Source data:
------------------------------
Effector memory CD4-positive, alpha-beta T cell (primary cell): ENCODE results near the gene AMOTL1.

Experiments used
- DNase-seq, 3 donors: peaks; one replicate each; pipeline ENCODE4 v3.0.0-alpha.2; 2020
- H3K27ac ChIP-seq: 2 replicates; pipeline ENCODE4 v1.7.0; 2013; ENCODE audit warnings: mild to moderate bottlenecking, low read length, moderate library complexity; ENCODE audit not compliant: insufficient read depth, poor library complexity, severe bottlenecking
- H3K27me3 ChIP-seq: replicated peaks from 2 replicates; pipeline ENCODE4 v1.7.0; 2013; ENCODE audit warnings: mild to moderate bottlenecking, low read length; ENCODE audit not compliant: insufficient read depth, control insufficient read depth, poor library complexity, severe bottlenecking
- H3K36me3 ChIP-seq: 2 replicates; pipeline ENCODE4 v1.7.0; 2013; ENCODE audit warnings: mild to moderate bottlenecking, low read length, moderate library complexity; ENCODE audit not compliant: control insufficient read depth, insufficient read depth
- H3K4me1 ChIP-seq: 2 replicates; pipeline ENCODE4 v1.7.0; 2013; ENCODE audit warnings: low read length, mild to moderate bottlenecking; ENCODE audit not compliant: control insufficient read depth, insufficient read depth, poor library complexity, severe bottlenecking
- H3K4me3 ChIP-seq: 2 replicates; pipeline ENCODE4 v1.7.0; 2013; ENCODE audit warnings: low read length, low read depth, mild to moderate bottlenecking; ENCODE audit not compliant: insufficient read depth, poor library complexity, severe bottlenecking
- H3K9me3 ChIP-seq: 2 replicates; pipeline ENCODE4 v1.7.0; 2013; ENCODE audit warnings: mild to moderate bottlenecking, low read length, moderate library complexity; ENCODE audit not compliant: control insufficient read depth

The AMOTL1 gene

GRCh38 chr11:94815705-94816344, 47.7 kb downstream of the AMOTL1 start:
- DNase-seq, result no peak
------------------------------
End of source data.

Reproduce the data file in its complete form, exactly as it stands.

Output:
Effector memory CD4-positive, alpha-beta T cell (primary cell): ENCODE results near the gene AMOTL1.

Experiments used
- DNase-seq, 3 donors: peaks; one replicate each; pipeline ENCODE4 v3.0.0-alpha.2; 2020
- H3K27ac ChIP-seq: 2 replicates; pipeline ENCODE4 v1.7.0; 2013; ENCODE audit warnings: mild to moderate bottlenecking, low read length, moderate library complexity; ENCODE audit not compliant: insufficient read depth, poor library complexity, severe bottlenecking
- H3K27me3 ChIP-seq: replicated peaks from 2 replicates; pipeline ENCODE4 v1.7.0; 2013; ENCODE audit warnings: mild to moderate bottlenecking, low read length; ENCODE audit not compliant: insufficient read depth, control insufficient read depth, poor library complexity, severe bottlenecking
- H3K36me3 ChIP-seq: 2 replicates; pipeline ENCODE4 v1.7.0; 2013; ENCODE audit warnings: mild to moderate bottlenecking, low read length, moderate library complexity; ENCODE audit not compliant: control insufficient read depth, insufficient read depth
- H3K4me1 ChIP-seq: 2 replicates; pipeline ENCODE4 v1.7.0; 2013; ENCODE audit warnings: low read length, mild to moderate bottlenecking; ENCODE audit not compliant: control insufficient read depth, insufficient read depth, poor library complexity, severe bottlenecking
- H3K4me3 ChIP-seq: 2 replicates; pipeline ENCODE4 v1.7.0; 2013; ENCODE audit warnings: low read length, low read depth, mild to moderate bottlenecking; ENCODE audit not compliant: insufficient read depth, poor library complexity, severe bottlenecking
- H3K9me3 ChIP-seq: 2 replicates; pipeline ENCODE4 v1.7.0; 2013; ENCODE audit warnings: mild to moderate bottlenecking, low read length, moderate library complexity; ENCODE audit not compliant: control insufficient read depth

The AMOTL1 gene

GRCh38 chr11:94815705-94816344, 47.7 kb downstream of the AMOTL1 start:
- DNase-seq, result no peak